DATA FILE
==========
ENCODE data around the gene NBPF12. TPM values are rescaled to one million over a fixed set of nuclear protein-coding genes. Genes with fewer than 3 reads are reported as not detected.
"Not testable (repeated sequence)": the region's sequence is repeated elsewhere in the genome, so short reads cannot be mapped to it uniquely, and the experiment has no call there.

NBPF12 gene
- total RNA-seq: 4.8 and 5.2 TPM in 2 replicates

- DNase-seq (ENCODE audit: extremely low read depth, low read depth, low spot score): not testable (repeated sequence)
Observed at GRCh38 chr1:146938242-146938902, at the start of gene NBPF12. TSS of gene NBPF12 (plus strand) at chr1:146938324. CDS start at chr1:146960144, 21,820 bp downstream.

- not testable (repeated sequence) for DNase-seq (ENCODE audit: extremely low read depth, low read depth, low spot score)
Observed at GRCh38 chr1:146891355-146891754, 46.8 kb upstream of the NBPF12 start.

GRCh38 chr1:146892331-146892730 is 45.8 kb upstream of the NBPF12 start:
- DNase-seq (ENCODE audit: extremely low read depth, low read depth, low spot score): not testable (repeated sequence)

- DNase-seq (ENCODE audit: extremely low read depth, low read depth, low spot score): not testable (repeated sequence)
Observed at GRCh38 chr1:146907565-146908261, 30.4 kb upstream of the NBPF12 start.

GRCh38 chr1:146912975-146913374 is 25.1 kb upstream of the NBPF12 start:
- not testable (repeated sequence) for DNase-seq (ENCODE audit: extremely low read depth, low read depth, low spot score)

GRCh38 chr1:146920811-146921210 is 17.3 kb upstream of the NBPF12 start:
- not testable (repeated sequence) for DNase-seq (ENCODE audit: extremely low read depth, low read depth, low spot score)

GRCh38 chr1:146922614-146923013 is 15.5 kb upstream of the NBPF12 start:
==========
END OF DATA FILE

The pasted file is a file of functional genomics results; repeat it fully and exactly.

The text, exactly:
ENCODE data around the gene NBPF12. TPM values are rescaled to one million over a fixed set of nuclear protein-coding genes. Genes with fewer than 3 reads are reported as not detected.
"Not testable (repeated sequence)": the region's sequence is repeated elsewhere in the genome, so short reads cannot be mapped to it uniquely, and the experiment has no call there.

NBPF12 gene
- total RNA-seq: 4.8 and 5.2 TPM in 2 replicates

- DNase-seq (ENCODE audit: extremely low read depth, low read depth, low spot score): not testable (repeated sequence)
Observed at GRCh38 chr1:146938242-146938902, at the start of gene NBPF12. TSS of gene NBPF12 (plus strand) at chr1:146938324. CDS start at chr1:146960144, 21,820 bp downstream.

- not testable (repeated sequence) for DNase-seq (ENCODE audit: extremely low read depth, low read depth, low spot score)
Observed at GRCh38 chr1:146891355-146891754, 46.8 kb upstream of the NBPF12 start.

GRCh38 chr1:146892331-146892730 is 45.8 kb upstream of the NBPF12 start:
- DNase-seq (ENCODE audit: extremely low read depth, low read depth, low spot score): not testable (repeated sequence)

- DNase-seq (ENCODE audit: extremely low read depth, low read depth, low spot score): not testable (repeated sequence)
Observed at GRCh38 chr1:146907565-146908261, 30.4 kb upstream of the NBPF12 start.

GRCh38 chr1:146912975-146913374 is 25.1 kb upstream of the NBPF12 start:
- not testable (repeated sequence) for DNase-seq (ENCODE audit: extremely low read depth, low read depth, low spot score)

GRCh38 chr1:146920811-146921210 is 17.3 kb upstream of the NBPF12 start:
- not testable (repeated sequence) for DNase-seq (ENCODE audit: extremely low read depth, low read depth, low spot score)

GRCh38 chr1:146922614-146923013 is 15.5 kb upstream of the NBPF12 start: